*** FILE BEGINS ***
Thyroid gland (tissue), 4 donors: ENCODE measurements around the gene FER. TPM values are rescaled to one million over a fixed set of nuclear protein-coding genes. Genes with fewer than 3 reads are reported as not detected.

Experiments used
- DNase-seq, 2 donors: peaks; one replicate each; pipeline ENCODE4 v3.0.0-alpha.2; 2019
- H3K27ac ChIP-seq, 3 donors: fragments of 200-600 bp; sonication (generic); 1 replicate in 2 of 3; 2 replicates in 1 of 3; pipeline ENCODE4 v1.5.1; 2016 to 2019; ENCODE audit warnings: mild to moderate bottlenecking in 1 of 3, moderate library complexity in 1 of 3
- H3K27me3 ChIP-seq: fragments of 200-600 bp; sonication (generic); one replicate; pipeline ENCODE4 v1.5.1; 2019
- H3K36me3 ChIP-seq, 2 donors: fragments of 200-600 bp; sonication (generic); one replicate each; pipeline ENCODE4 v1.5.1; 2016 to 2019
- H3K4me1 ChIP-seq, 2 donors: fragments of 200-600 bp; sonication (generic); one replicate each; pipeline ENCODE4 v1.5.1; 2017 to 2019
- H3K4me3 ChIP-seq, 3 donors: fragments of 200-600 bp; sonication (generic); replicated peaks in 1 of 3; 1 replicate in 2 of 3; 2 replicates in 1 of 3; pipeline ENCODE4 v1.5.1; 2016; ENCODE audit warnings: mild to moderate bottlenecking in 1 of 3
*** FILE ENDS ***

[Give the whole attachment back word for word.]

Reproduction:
Thyroid gland (tissue), 4 donors: ENCODE measurements around the gene FER. TPM values are rescaled to one million over a fixed set of nuclear protein-coding genes. Genes with fewer than 3 reads are reported as not detected.

Experiments used
- DNase-seq, 2 donors: peaks; one replicate each; pipeline ENCODE4 v3.0.0-alpha.2; 2019
- H3K27ac ChIP-seq, 3 donors: fragments of 200-600 bp; sonication (generic); 1 replicate in 2 of 3; 2 replicates in 1 of 3; pipeline ENCODE4 v1.5.1; 2016 to 2019; ENCODE audit warnings: mild to moderate bottlenecking in 1 of 3, moderate library complexity in 1 of 3
- H3K27me3 ChIP-seq: fragments of 200-600 bp; sonication (generic); one replicate; pipeline ENCODE4 v1.5.1; 2019
- H3K36me3 ChIP-seq, 2 donors: fragments of 200-600 bp; sonication (generic); one replicate each; pipeline ENCODE4 v1.5.1; 2016 to 2019
- H3K4me1 ChIP-seq, 2 donors: fragments of 200-600 bp; sonication (generic); one replicate each; pipeline ENCODE4 v1.5.1; 2017 to 2019
- H3K4me3 ChIP-seq, 3 donors: fragments of 200-600 bp; sonication (generic); replicated peaks in 1 of 3; 1 replicate in 2 of 3; 2 replicates in 1 of 3; pipeline ENCODE4 v1.5.1; 2016; ENCODE audit warnings: mild to moderate bottlenecking in 1 of 3